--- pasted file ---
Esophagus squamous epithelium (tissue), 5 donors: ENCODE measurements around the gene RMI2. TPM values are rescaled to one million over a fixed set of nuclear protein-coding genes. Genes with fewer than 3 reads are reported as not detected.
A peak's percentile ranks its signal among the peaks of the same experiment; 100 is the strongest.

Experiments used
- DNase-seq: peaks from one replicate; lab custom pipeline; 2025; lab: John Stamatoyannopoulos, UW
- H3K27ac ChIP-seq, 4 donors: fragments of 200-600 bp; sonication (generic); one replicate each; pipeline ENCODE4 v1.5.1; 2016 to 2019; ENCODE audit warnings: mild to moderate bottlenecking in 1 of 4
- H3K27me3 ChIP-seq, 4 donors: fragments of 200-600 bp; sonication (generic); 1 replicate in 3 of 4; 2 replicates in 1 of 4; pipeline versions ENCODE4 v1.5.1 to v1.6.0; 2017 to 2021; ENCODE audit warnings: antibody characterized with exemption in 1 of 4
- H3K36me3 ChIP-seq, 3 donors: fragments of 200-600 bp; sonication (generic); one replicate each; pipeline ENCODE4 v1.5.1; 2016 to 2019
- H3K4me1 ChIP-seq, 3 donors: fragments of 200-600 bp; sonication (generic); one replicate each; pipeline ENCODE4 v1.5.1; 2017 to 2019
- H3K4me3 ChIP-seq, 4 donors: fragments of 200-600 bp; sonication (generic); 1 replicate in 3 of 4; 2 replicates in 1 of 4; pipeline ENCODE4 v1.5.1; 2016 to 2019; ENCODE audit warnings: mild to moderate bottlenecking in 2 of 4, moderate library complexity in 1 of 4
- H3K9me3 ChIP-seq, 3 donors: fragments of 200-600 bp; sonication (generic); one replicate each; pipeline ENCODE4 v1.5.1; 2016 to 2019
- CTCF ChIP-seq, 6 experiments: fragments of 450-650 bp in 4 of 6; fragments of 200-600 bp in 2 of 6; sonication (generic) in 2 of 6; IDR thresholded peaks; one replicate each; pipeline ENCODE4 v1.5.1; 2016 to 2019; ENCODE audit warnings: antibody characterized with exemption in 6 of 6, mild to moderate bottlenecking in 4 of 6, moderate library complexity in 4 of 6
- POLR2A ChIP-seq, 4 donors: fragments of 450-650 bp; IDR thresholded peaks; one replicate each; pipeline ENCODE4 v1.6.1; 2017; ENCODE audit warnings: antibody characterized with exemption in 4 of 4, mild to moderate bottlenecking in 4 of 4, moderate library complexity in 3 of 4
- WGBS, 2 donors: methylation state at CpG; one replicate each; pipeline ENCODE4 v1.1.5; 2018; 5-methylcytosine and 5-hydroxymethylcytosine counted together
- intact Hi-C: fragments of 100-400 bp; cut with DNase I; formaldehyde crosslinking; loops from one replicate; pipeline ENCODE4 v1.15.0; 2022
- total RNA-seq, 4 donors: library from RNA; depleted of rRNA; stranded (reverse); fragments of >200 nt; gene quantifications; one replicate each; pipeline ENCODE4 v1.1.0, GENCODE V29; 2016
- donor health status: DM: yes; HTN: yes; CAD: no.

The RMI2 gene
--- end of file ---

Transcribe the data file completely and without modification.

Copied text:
Esophagus squamous epithelium (tissue), 5 donors: ENCODE measurements around the gene RMI2. TPM values are rescaled to one million over a fixed set of nuclear protein-coding genes. Genes with fewer than 3 reads are reported as not detected.
A peak's percentile ranks its signal among the peaks of the same experiment; 100 is the strongest.

Experiments used
- DNase-seq: peaks from one replicate; lab custom pipeline; 2025; lab: John Stamatoyannopoulos, UW
- H3K27ac ChIP-seq, 4 donors: fragments of 200-600 bp; sonication (generic); one replicate each; pipeline ENCODE4 v1.5.1; 2016 to 2019; ENCODE audit warnings: mild to moderate bottlenecking in 1 of 4
- H3K27me3 ChIP-seq, 4 donors: fragments of 200-600 bp; sonication (generic); 1 replicate in 3 of 4; 2 replicates in 1 of 4; pipeline versions ENCODE4 v1.5.1 to v1.6.0; 2017 to 2021; ENCODE audit warnings: antibody characterized with exemption in 1 of 4
- H3K36me3 ChIP-seq, 3 donors: fragments of 200-600 bp; sonication (generic); one replicate each; pipeline ENCODE4 v1.5.1; 2016 to 2019
- H3K4me1 ChIP-seq, 3 donors: fragments of 200-600 bp; sonication (generic); one replicate each; pipeline ENCODE4 v1.5.1; 2017 to 2019
- H3K4me3 ChIP-seq, 4 donors: fragments of 200-600 bp; sonication (generic); 1 replicate in 3 of 4; 2 replicates in 1 of 4; pipeline ENCODE4 v1.5.1; 2016 to 2019; ENCODE audit warnings: mild to moderate bottlenecking in 2 of 4, moderate library complexity in 1 of 4
- H3K9me3 ChIP-seq, 3 donors: fragments of 200-600 bp; sonication (generic); one replicate each; pipeline ENCODE4 v1.5.1; 2016 to 2019
- CTCF ChIP-seq, 6 experiments: fragments of 450-650 bp in 4 of 6; fragments of 200-600 bp in 2 of 6; sonication (generic) in 2 of 6; IDR thresholded peaks; one replicate each; pipeline ENCODE4 v1.5.1; 2016 to 2019; ENCODE audit warnings: antibody characterized with exemption in 6 of 6, mild to moderate bottlenecking in 4 of 6, moderate library complexity in 4 of 6
- POLR2A ChIP-seq, 4 donors: fragments of 450-650 bp; IDR thresholded peaks; one replicate each; pipeline ENCODE4 v1.6.1; 2017; ENCODE audit warnings: antibody characterized with exemption in 4 of 4, mild to moderate bottlenecking in 4 of 4, moderate library complexity in 3 of 4
- WGBS, 2 donors: methylation state at CpG; one replicate each; pipeline ENCODE4 v1.1.5; 2018; 5-methylcytosine and 5-hydroxymethylcytosine counted together
- intact Hi-C: fragments of 100-400 bp; cut with DNase I; formaldehyde crosslinking; loops from one replicate; pipeline ENCODE4 v1.15.0; 2022
- total RNA-seq, 4 donors: library from RNA; depleted of rRNA; stranded (reverse); fragments of >200 nt; gene quantifications; one replicate each; pipeline ENCODE4 v1.1.0, GENCODE V29; 2016
- donor health status: DM: yes; HTN: yes; CAD: no.

The RMI2 gene